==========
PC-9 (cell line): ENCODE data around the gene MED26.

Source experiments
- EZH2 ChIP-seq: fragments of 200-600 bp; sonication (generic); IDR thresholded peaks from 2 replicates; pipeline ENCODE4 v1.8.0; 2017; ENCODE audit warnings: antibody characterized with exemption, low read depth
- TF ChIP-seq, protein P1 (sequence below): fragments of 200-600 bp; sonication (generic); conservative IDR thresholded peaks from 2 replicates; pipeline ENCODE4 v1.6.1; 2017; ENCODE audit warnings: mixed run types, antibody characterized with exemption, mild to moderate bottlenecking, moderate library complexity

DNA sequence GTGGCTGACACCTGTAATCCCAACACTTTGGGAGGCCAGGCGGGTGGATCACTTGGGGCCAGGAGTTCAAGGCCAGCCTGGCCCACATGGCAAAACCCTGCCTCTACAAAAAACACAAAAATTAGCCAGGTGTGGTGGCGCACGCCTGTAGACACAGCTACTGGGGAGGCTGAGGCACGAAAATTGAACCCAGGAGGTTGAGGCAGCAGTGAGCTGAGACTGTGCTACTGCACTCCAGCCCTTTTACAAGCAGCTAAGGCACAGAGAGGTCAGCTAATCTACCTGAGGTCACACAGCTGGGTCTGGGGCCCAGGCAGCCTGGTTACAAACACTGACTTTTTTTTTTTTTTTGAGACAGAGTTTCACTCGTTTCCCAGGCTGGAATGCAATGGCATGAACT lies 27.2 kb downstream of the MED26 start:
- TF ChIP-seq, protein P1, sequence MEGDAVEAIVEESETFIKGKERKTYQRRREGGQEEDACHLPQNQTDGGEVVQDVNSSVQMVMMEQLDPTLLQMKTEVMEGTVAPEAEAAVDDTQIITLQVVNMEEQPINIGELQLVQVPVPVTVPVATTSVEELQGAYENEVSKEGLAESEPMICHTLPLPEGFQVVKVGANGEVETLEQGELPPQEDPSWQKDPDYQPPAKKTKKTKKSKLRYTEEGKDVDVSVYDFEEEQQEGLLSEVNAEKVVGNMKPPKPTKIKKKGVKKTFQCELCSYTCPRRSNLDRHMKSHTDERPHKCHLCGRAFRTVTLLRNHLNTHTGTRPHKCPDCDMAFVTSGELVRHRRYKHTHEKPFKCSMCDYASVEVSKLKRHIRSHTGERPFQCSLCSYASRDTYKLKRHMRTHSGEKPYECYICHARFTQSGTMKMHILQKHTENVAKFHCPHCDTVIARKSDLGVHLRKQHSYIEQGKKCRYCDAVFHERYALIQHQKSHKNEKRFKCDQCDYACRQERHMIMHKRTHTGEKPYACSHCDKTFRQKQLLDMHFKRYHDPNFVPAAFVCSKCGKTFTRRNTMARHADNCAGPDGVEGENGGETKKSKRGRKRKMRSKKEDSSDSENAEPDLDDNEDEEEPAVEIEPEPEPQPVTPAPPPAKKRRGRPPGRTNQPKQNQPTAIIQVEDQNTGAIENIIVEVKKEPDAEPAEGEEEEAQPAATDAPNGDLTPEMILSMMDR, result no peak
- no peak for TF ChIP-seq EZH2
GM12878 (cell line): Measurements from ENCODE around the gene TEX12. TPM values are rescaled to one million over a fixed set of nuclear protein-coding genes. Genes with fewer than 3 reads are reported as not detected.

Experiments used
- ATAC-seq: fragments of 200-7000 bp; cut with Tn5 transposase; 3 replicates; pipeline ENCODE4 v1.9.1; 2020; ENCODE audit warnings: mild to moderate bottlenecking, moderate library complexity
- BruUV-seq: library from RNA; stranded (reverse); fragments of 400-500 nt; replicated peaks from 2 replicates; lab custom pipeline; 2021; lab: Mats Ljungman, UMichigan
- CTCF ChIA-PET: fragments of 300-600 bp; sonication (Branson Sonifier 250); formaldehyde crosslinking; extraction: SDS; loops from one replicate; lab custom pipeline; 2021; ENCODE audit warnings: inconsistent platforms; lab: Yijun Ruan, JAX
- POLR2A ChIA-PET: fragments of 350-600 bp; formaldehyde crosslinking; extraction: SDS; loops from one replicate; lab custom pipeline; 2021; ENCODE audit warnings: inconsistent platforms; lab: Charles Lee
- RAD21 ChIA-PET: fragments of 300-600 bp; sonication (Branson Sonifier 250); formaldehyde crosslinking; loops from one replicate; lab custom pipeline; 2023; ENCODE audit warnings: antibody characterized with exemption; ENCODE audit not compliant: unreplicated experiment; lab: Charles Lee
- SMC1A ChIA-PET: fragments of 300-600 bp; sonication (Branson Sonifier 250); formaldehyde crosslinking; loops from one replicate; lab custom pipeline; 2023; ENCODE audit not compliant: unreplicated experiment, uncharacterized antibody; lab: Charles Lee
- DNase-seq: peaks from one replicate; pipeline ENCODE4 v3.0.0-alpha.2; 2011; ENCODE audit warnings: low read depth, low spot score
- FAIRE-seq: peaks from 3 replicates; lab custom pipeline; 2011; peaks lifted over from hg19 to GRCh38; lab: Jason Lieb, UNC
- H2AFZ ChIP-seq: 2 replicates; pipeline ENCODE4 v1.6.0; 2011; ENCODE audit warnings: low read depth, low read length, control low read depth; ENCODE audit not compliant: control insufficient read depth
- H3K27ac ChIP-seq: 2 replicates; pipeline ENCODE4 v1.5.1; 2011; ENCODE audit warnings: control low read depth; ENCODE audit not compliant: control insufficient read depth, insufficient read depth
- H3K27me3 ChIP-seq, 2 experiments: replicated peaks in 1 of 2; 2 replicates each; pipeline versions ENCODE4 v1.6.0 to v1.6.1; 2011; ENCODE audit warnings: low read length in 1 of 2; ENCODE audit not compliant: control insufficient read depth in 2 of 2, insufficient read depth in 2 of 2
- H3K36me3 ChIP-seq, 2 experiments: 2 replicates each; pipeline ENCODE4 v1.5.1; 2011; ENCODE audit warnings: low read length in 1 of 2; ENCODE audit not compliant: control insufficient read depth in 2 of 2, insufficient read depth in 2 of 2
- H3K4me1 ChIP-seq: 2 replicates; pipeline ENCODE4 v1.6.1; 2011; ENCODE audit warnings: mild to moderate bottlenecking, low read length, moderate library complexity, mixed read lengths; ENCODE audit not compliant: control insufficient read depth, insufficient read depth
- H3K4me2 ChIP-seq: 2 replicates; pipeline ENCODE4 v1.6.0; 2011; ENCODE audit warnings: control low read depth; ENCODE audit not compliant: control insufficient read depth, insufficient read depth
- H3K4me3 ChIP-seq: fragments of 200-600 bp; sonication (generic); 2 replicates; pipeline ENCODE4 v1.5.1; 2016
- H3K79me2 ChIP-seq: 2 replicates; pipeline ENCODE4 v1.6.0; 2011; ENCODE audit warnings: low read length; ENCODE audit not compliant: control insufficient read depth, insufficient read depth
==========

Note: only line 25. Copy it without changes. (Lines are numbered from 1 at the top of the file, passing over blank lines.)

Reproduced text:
- H3K79me2 ChIP-seq: 2 replicates; pipeline ENCODE4 v1.6.0; 2011; ENCODE audit warnings: low read length; ENCODE audit not compliant: control insufficient read depth, insufficient read depth